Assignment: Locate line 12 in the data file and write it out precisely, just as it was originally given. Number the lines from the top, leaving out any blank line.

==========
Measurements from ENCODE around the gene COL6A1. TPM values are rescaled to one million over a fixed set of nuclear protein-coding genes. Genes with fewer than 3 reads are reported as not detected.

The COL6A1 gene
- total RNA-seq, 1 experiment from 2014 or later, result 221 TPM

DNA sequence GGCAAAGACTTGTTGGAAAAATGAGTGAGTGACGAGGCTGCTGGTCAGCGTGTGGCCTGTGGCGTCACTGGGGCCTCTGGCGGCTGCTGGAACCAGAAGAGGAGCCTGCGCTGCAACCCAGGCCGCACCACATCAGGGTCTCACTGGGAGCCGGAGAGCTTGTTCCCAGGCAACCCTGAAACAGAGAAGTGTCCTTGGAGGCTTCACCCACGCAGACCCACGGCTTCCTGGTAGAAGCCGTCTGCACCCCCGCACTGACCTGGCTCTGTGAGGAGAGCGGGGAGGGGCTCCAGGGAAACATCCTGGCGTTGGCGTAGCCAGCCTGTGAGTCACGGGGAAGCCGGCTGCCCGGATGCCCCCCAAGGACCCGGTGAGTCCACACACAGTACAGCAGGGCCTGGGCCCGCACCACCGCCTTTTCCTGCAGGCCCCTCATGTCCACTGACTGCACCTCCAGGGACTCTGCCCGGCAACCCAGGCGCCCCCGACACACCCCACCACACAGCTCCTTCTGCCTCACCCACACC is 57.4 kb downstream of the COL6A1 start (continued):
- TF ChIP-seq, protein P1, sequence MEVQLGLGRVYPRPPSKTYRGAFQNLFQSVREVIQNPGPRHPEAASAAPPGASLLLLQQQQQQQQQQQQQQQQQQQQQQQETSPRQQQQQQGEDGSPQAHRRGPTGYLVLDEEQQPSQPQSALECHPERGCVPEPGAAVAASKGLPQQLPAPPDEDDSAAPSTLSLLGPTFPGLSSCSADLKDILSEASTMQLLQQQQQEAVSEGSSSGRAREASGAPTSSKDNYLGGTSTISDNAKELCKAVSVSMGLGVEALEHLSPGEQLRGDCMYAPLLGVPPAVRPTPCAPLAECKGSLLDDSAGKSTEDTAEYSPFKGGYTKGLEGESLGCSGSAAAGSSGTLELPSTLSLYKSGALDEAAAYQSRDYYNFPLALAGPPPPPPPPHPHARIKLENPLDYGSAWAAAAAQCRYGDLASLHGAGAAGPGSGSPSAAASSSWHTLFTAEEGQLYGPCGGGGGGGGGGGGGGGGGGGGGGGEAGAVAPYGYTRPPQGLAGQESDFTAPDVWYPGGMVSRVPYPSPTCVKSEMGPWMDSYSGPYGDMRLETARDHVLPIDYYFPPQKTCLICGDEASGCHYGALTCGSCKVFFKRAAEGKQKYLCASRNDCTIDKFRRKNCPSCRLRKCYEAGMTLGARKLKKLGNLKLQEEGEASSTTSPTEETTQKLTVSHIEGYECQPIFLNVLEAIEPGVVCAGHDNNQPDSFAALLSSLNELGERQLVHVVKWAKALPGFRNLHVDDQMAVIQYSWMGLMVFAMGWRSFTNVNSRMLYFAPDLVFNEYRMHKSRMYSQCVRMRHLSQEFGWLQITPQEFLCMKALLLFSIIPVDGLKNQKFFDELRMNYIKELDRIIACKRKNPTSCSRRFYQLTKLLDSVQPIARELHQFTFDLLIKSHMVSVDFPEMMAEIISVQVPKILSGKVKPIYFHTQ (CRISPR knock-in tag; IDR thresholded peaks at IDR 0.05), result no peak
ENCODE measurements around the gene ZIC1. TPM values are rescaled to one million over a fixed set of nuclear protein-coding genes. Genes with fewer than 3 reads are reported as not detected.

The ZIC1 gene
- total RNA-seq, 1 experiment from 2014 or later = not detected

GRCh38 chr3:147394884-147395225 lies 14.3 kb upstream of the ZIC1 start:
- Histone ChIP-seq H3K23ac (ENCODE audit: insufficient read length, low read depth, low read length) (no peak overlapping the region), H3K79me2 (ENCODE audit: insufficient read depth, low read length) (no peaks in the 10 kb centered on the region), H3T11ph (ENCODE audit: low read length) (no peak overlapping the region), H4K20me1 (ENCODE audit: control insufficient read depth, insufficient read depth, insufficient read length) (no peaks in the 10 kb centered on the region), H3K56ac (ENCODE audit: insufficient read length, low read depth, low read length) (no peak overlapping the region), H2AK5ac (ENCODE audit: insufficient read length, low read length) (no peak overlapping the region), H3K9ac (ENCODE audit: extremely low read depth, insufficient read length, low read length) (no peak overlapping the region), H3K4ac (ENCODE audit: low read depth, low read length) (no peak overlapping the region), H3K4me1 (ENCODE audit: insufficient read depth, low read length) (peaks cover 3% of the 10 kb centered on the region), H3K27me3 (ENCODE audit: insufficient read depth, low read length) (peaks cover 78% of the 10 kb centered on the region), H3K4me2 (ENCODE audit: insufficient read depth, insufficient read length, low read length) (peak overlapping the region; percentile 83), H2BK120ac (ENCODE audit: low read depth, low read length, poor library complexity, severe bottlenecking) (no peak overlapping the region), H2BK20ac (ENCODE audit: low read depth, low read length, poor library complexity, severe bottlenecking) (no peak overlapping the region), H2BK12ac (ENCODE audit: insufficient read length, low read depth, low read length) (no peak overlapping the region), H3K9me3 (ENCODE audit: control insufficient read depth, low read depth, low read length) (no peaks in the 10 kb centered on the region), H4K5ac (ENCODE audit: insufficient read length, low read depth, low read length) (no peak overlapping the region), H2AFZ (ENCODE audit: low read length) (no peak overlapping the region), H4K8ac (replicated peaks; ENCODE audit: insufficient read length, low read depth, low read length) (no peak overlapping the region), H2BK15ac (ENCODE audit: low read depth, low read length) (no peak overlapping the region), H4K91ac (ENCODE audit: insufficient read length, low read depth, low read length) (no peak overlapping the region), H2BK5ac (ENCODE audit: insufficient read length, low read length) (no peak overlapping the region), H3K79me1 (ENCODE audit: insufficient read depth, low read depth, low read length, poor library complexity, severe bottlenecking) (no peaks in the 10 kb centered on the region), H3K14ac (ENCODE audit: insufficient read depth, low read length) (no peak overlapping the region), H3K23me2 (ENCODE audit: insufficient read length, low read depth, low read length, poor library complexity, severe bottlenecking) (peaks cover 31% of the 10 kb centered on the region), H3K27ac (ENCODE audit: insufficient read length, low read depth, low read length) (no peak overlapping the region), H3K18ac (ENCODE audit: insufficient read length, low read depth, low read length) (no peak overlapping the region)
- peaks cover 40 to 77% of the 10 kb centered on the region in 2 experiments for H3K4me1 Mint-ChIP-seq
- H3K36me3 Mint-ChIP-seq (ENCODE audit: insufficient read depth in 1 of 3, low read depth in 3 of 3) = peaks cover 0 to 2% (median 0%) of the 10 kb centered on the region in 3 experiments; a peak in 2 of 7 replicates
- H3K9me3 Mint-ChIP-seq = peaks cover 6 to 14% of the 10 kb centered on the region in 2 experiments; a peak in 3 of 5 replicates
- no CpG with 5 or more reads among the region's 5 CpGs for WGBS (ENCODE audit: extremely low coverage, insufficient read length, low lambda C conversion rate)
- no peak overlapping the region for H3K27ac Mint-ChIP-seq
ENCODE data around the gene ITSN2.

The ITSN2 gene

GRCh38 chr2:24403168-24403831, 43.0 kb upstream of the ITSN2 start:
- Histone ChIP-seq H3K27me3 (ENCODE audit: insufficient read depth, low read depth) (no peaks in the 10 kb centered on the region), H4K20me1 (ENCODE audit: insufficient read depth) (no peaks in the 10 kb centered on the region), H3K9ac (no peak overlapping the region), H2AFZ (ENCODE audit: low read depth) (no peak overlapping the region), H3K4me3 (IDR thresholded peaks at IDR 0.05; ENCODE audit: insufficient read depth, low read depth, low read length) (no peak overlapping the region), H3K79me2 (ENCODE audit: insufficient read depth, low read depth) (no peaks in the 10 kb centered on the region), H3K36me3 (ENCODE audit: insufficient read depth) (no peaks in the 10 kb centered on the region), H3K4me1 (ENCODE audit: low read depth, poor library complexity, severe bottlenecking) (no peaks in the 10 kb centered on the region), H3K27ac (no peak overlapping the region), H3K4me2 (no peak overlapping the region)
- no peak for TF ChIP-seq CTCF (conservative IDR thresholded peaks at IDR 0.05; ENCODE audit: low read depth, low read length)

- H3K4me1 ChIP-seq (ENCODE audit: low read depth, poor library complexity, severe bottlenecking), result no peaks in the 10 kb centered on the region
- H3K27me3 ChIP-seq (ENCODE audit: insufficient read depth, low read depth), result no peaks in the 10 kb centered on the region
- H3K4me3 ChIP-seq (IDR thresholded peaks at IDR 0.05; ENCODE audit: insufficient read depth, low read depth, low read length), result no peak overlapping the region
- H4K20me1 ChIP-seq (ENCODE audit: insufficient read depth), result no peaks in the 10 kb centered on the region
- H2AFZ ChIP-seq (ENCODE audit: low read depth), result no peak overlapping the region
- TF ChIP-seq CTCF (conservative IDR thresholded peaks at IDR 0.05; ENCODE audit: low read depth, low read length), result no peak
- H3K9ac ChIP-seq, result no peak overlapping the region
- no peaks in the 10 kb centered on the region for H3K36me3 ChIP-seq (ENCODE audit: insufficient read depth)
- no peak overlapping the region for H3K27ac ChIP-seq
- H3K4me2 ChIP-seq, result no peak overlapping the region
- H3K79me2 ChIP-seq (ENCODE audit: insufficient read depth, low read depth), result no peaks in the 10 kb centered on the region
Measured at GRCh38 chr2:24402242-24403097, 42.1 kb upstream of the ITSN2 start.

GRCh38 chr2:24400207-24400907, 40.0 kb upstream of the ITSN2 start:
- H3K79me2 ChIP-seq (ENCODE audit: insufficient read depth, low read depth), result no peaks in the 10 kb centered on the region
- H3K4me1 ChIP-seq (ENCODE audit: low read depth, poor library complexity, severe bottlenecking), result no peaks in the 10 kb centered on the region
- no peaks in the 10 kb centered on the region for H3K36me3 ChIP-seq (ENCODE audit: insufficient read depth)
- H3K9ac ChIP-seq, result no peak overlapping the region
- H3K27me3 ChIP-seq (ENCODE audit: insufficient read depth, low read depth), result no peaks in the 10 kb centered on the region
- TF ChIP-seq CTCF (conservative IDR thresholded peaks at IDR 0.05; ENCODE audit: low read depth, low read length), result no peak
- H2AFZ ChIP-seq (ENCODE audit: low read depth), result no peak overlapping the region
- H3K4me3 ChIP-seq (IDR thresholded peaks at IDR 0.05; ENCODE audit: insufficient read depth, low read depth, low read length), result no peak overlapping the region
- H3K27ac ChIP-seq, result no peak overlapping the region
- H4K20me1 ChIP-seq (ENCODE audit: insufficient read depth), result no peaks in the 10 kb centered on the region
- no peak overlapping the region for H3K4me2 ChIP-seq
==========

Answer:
- H3K36me3 Mint-ChIP-seq (ENCODE audit: insufficient read depth in 1 of 3, low read depth in 3 of 3) = peaks cover 0 to 2% (median 0%) of the 10 kb centered on the region in 3 experiments; a peak in 2 of 7 replicates